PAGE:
Recently, scientists have discovered a new species of Chameleon in North Madagascar. Now this may not seem like a huge discovery, but the real excitement is the sheer size of these lizards. They have now been confirmed the world’s smallest reptiles to date which previously belonged to the dwarf gecko Sphaerodactylus ariasae. The new species has been named Brookesia Micro and is thought to been an extreme case of island dwarfism. Scientists believe that Brookeria broke off from a separate species of Chameleon, which then evolved a mutated gene which subsequently has been passed on down the generation to produce a super dwarf species which is only found on very small islet called Nosy Hara in Northern Madagascar.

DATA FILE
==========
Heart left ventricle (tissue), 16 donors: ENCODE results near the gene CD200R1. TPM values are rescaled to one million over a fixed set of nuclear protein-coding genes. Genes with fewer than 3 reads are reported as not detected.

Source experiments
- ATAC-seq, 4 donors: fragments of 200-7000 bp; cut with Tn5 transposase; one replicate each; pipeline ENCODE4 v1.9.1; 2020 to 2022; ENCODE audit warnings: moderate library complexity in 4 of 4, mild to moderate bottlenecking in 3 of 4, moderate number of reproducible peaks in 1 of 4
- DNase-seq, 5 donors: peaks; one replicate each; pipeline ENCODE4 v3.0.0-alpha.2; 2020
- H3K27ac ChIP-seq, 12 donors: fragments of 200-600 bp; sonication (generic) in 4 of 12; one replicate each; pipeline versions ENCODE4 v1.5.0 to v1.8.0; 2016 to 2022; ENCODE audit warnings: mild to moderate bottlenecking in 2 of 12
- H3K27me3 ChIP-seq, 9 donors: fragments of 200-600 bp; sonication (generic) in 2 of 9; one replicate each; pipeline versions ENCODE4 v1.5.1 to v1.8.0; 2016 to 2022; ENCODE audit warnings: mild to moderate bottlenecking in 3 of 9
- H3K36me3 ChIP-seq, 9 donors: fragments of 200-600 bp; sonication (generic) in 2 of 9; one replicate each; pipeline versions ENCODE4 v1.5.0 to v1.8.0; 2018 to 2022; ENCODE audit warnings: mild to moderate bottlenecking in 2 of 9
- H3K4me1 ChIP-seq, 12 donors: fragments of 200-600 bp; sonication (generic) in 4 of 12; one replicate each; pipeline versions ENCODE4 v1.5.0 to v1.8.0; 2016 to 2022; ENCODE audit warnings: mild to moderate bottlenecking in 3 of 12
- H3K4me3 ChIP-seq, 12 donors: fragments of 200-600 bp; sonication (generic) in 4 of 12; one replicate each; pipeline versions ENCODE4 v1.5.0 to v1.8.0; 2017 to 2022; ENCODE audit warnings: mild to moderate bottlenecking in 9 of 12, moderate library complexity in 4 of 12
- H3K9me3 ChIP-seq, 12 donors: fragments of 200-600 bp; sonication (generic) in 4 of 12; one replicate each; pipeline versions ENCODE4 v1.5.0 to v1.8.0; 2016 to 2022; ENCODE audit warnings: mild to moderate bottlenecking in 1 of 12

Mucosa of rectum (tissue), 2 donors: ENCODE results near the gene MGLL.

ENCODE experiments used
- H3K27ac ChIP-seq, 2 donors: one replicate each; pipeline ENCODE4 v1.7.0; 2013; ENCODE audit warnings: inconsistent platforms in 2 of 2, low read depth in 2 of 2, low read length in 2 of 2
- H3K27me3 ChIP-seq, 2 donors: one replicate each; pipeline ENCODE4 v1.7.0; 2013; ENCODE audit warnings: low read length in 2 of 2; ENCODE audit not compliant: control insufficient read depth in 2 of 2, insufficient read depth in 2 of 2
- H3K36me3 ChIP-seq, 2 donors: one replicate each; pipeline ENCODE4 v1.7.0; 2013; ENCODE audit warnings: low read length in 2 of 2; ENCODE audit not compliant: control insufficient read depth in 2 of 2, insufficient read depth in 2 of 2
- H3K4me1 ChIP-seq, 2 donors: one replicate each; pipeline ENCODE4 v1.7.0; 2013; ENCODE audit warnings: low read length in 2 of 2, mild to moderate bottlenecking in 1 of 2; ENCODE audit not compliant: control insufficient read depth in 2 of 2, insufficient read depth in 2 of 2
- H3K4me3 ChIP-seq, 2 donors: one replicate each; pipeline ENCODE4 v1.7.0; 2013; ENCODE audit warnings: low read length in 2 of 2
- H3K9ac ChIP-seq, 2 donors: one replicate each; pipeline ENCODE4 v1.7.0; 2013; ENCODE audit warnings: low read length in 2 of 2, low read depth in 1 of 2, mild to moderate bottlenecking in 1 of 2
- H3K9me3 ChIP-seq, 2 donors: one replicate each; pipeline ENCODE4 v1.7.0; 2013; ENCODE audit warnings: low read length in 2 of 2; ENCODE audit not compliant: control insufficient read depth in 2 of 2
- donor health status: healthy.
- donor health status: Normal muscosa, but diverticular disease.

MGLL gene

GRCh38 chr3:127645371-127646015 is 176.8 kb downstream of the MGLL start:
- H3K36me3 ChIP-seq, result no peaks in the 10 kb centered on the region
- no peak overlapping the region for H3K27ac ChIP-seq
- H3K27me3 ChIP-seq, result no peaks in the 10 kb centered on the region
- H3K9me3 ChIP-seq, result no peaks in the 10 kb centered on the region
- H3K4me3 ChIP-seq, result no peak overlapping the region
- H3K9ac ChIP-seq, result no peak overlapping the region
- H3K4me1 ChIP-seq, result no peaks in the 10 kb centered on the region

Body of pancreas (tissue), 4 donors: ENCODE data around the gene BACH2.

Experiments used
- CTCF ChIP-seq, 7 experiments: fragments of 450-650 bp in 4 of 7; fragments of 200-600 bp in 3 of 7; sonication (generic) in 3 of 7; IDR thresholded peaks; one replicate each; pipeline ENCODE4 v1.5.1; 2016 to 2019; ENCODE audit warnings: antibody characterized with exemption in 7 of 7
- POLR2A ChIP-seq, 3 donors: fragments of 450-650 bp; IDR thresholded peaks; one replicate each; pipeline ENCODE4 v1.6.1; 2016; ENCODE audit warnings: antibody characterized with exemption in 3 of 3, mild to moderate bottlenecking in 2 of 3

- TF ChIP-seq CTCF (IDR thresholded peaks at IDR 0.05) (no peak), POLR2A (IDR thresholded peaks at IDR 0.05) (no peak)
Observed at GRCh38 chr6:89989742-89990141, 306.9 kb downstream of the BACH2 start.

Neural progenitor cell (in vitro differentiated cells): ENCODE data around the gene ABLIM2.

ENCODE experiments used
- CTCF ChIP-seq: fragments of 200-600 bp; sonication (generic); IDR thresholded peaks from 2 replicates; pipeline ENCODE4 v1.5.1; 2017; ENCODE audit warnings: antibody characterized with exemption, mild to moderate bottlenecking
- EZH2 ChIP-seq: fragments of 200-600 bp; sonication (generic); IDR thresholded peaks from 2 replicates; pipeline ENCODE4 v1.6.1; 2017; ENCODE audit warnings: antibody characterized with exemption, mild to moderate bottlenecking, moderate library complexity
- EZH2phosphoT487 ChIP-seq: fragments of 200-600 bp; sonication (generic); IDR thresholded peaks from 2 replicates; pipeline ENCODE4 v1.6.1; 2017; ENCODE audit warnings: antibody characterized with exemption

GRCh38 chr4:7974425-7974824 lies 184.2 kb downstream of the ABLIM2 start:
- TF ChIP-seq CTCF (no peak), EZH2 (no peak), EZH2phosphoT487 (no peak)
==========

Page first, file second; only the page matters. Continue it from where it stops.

In all its glory, the Chameleon at its full-grown length only reaches lengths of up to 18mm. To put that into perspective it’s around half the length of your finger nail!
Now some may ask what is island dwarfism and how exactly does it come about? Well, by definition it is the process and condition of the reduction in size of a large animal over many generations. It occurs when one individual organism has a mutated gene which causes severe growth defects. It is usually found to affect animals which population range is limited to a small area, primarily an island or an isolated ecosystem. This is a natural process is seen all over the world and through history giving birth to dwarfs breeds. It has been seen to occur in Dinosaurs, modern animals including Elephants, Lizards and Rodents. In theory it could happen to any species of animal given the right conditions!
Written by Jack Caulfield